So salvation has been troublesome for me, until one day, another Minister friend of mine spoke about it in a sermon. She talked about the root word being salve. That’s right, an ointment, a balm, something that soothes a wound, cleanses it and brings healing.

Salvation can of course mean deliverance from enemies who seek to harm us (think inner demons, ourselves, those around us who do not have our best interests in mind). This could be personal or communal or global salvation.

I can think of salvation in these terms. It’s so positive and healing. When the Spirit of Love and Peace is applied, healing happens. When Forgiveness and Light and Grace are applied, healing happens. This doesn’t require a specific understanding of theology, it doesn’t require being part of a small exclusive club. On the contrary, it’s so inclusive and the principles for healing are so universal. It’s not a secret code it’s the backbone of many religions. Forgiveness, love, peace, taking care of the poor, loving your neighbor, justice, kindness, humility, are not only the basis of many religions but also ring true in our conscience. The salve for healing is within us.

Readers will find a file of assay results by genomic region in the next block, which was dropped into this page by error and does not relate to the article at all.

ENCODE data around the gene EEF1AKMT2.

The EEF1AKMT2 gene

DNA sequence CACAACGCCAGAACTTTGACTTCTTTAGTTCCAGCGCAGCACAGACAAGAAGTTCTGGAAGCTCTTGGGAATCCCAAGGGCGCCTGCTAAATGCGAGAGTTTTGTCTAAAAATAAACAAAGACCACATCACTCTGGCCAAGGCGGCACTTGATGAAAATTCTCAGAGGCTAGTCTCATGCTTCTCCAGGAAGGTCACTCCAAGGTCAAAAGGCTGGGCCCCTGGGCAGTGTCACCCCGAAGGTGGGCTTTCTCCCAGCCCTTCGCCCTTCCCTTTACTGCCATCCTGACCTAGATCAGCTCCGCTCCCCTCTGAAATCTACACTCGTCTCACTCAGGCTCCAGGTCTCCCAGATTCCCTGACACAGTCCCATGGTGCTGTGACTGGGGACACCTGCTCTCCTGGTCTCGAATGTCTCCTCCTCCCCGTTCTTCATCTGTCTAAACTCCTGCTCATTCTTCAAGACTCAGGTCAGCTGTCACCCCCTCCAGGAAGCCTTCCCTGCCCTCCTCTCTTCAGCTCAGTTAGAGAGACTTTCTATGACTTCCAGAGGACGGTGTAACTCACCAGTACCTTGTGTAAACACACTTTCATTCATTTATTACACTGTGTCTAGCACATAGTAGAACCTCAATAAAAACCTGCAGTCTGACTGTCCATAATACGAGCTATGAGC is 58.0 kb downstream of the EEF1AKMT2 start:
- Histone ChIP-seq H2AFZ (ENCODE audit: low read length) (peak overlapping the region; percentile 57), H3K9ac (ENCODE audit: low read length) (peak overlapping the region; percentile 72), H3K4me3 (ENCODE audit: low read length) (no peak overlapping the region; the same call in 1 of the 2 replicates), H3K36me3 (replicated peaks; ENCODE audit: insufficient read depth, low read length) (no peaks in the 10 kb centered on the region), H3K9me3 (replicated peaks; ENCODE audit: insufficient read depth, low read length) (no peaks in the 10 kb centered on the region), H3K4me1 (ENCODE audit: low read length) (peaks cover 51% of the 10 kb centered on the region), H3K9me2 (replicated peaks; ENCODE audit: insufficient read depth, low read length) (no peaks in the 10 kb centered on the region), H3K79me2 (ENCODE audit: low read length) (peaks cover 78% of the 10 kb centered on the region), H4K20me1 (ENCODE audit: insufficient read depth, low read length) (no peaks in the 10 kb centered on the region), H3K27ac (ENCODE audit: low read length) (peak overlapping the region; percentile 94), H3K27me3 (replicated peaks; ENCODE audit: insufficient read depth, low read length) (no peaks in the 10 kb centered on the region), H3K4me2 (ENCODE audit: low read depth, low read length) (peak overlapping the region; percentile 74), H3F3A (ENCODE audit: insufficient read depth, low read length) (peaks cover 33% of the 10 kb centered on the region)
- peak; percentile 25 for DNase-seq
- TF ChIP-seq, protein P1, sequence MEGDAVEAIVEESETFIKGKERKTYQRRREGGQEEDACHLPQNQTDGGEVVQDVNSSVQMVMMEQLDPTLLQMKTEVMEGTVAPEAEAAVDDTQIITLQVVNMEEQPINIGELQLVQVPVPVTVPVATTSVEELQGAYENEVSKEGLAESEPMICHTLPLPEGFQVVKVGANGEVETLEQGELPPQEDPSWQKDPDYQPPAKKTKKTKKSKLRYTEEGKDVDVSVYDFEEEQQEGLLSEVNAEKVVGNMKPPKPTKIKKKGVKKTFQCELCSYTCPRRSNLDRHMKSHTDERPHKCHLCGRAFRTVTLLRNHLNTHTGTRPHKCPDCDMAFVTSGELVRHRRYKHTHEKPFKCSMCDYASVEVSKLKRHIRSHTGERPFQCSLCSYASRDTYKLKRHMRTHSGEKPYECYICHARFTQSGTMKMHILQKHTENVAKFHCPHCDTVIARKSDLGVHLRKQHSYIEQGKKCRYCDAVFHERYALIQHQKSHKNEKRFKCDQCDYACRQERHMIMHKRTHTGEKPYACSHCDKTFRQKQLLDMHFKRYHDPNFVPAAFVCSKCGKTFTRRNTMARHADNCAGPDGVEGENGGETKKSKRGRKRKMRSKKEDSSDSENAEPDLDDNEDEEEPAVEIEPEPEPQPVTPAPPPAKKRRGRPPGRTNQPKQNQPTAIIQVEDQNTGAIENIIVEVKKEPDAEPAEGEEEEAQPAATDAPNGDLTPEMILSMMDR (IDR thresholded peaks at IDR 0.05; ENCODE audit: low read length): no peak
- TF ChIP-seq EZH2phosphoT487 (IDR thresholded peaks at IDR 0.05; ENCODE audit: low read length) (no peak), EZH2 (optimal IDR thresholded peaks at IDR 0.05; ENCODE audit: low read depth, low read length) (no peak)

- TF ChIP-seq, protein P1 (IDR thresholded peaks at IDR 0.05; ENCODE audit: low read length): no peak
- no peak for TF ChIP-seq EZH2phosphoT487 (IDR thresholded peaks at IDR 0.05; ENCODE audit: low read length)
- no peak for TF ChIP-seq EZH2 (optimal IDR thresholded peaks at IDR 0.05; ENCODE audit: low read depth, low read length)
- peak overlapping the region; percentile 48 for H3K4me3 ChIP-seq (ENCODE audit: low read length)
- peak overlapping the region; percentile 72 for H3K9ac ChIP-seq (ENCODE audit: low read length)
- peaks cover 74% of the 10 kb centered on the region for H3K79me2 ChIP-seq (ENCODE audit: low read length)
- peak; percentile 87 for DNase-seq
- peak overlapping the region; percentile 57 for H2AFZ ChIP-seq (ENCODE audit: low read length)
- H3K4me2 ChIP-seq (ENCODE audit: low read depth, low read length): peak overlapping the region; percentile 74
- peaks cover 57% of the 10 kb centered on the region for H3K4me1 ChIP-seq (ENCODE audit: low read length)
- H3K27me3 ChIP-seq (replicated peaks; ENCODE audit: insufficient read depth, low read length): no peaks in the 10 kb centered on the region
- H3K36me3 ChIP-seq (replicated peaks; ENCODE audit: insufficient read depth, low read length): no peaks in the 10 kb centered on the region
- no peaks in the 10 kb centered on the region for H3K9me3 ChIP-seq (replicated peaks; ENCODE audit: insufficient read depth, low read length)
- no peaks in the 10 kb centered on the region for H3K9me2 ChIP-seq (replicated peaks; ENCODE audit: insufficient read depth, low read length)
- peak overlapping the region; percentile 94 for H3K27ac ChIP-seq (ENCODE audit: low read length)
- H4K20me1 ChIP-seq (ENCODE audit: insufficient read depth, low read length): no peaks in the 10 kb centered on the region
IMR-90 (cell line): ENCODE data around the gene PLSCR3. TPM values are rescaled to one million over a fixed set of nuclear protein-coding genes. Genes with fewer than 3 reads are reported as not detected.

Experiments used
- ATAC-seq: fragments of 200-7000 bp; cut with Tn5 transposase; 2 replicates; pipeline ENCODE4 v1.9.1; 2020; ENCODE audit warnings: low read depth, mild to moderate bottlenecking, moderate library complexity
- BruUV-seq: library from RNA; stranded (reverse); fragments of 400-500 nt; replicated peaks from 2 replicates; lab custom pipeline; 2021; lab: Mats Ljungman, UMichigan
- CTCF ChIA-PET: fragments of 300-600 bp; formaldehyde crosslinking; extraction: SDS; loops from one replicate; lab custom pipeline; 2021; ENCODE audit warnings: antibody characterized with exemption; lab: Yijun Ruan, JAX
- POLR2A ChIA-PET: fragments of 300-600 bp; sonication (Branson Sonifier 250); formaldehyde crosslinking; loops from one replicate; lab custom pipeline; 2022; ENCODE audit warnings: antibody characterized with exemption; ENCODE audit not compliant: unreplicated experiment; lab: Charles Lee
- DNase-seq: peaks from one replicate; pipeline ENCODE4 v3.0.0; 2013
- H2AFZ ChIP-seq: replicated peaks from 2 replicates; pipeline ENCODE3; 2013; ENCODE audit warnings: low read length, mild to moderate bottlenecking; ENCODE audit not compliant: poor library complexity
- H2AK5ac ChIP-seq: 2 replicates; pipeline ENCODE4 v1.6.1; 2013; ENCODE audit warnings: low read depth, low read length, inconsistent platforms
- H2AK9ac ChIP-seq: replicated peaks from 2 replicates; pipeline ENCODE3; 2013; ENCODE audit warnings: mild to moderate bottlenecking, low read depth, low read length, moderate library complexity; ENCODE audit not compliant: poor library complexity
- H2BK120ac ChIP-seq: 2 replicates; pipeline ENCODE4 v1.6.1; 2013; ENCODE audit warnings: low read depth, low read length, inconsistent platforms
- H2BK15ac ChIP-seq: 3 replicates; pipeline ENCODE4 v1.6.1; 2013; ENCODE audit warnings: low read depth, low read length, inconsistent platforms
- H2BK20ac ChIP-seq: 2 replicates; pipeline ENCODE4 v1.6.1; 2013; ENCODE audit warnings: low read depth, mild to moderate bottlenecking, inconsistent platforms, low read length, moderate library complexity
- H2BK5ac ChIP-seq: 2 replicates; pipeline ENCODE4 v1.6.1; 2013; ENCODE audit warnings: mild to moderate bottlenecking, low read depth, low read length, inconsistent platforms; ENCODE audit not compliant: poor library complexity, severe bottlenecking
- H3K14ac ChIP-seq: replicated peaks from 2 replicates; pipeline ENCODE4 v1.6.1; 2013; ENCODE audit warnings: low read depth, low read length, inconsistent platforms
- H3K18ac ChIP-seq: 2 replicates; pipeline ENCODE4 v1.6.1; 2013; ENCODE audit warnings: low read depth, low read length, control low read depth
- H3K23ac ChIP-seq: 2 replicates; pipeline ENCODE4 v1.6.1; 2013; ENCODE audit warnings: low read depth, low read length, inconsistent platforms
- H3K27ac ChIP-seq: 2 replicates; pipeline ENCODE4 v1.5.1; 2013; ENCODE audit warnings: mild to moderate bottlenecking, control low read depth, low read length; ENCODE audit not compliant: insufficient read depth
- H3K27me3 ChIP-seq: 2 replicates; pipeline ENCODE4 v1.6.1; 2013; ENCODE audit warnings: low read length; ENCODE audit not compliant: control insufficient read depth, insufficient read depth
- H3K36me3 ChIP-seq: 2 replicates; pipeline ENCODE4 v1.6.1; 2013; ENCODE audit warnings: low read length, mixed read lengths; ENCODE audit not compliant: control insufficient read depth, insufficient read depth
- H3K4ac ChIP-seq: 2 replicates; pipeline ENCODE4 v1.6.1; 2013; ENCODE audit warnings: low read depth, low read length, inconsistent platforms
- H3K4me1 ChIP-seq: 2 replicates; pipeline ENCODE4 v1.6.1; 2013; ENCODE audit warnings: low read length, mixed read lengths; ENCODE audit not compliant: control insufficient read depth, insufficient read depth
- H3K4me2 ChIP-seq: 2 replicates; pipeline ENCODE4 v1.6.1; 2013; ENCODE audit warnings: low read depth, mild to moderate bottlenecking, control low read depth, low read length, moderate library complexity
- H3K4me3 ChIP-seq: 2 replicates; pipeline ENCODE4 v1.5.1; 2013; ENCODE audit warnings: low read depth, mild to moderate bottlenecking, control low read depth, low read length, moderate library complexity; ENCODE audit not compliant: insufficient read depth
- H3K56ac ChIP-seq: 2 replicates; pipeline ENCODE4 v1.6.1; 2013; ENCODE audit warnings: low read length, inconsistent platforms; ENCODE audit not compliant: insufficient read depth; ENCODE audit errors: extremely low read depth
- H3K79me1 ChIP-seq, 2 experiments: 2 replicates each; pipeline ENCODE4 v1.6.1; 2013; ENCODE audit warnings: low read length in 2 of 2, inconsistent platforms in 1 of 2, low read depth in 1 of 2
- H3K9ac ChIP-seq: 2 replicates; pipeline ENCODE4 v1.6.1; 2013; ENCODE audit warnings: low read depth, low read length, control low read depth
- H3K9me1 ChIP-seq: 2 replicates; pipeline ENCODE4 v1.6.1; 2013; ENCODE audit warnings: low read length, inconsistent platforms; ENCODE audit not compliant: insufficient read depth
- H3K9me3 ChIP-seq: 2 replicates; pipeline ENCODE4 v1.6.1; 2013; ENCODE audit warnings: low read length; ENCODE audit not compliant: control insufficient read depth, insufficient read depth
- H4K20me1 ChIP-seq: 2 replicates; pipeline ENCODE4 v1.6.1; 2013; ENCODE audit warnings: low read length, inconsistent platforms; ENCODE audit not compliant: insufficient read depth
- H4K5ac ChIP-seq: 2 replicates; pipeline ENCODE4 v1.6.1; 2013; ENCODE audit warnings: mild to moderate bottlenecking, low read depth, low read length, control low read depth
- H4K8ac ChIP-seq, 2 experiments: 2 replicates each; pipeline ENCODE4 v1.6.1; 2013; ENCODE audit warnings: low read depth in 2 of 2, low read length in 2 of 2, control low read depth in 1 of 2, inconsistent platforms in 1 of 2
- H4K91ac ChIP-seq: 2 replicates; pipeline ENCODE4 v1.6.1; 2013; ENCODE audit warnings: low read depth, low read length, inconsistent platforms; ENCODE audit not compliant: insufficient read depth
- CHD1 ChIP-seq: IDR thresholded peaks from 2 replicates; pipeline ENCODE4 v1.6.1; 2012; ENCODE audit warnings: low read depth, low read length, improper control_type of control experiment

I’d like to see our planet saved/healed/delivered from the harm we’ve inflicted on it. I’d like to see multitudes saved from poverty, from lives that are reduced to survival-at-any-cost. I’d like to see gang-ridden neighbourhoods saved. I’d like to see relationships healed/saved. I’d like to see those suffering from mental illness saved/healed/delivered.

When I pulled up some old bible verses that are about salvation and read them with this new understanding it changed everything. For example, repent (turn from your harmful ways) and be saved now means something completely different and actually seems so obvious. It’s also not about a prayer, or about a belief. Stop doing what is hurtful and harmful and be healed.

Once again, I began to see that my qualms might not be with Christianity but with what we’ve done to it. Having said that, I still think there’s a lot I can’t be reconciled with but then, before my friend preached her sermon I thought I had a big issue with the idea of salvation. Turns out, maybe I don’t.

I wonder how many other things that I think I can’t swallow are just epiphanies waiting to happen.

Thanks Rose Ann. You saved the word salvation for me.